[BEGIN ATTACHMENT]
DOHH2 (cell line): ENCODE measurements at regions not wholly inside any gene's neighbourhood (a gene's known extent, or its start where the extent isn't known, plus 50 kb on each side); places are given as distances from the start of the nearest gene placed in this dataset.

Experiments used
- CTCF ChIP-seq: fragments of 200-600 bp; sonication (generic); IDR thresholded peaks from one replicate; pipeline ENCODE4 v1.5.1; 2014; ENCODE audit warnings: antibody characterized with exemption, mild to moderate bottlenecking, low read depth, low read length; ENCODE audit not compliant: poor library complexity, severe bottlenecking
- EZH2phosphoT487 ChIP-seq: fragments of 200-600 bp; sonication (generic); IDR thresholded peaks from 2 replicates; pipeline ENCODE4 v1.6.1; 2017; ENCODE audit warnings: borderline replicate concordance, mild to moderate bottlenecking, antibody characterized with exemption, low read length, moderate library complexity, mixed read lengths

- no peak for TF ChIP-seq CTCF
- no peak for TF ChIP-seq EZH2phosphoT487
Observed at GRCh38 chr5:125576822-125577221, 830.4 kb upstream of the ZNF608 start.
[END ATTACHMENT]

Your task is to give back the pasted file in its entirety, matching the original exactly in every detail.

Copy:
DOHH2 (cell line): ENCODE measurements at regions not wholly inside any gene's neighbourhood (a gene's known extent, or its start where the extent isn't known, plus 50 kb on each side); places are given as distances from the start of the nearest gene placed in this dataset.

Experiments used
- CTCF ChIP-seq: fragments of 200-600 bp; sonication (generic); IDR thresholded peaks from one replicate; pipeline ENCODE4 v1.5.1; 2014; ENCODE audit warnings: antibody characterized with exemption, mild to moderate bottlenecking, low read depth, low read length; ENCODE audit not compliant: poor library complexity, severe bottlenecking
- EZH2phosphoT487 ChIP-seq: fragments of 200-600 bp; sonication (generic); IDR thresholded peaks from 2 replicates; pipeline ENCODE4 v1.6.1; 2017; ENCODE audit warnings: borderline replicate concordance, mild to moderate bottlenecking, antibody characterized with exemption, low read length, moderate library complexity, mixed read lengths

- no peak for TF ChIP-seq CTCF
- no peak for TF ChIP-seq EZH2phosphoT487
Observed at GRCh38 chr5:125576822-125577221, 830.4 kb upstream of the ZNF608 start.